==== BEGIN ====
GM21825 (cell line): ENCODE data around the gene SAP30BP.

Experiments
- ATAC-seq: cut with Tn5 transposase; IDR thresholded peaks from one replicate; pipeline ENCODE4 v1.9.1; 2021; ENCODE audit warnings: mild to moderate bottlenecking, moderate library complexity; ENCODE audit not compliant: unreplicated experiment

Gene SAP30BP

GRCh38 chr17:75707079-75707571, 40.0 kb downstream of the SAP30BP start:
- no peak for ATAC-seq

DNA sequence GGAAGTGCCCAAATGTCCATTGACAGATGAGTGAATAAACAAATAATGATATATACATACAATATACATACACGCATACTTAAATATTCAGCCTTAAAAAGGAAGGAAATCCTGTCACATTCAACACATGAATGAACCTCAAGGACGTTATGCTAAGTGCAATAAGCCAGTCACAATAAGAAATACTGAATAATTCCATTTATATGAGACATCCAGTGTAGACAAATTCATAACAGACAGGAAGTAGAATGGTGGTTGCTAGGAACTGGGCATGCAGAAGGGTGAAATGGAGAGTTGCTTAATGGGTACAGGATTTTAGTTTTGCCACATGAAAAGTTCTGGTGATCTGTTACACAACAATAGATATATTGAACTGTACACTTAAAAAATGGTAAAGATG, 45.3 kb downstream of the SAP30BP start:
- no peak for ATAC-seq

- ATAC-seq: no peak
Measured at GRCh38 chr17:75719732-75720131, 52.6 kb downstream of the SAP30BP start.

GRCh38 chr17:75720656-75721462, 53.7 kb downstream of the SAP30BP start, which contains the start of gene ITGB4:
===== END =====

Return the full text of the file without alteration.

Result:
GM21825 (cell line): ENCODE data around the gene SAP30BP.

Experiments
- ATAC-seq: cut with Tn5 transposase; IDR thresholded peaks from one replicate; pipeline ENCODE4 v1.9.1; 2021; ENCODE audit warnings: mild to moderate bottlenecking, moderate library complexity; ENCODE audit not compliant: unreplicated experiment

Gene SAP30BP

GRCh38 chr17:75707079-75707571, 40.0 kb downstream of the SAP30BP start:
- no peak for ATAC-seq

DNA sequence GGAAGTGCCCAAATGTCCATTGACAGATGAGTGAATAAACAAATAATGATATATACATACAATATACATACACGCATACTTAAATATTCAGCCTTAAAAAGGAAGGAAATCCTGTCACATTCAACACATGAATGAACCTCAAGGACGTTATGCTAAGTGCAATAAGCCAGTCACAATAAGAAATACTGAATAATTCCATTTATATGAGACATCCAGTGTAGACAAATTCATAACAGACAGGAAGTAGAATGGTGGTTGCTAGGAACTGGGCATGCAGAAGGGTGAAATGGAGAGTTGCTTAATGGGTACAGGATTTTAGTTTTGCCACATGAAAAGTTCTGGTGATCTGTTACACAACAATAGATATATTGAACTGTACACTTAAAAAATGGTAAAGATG, 45.3 kb downstream of the SAP30BP start:
- no peak for ATAC-seq

- ATAC-seq: no peak
Measured at GRCh38 chr17:75719732-75720131, 52.6 kb downstream of the SAP30BP start.

GRCh38 chr17:75720656-75721462, 53.7 kb downstream of the SAP30BP start, which contains the start of gene ITGB4: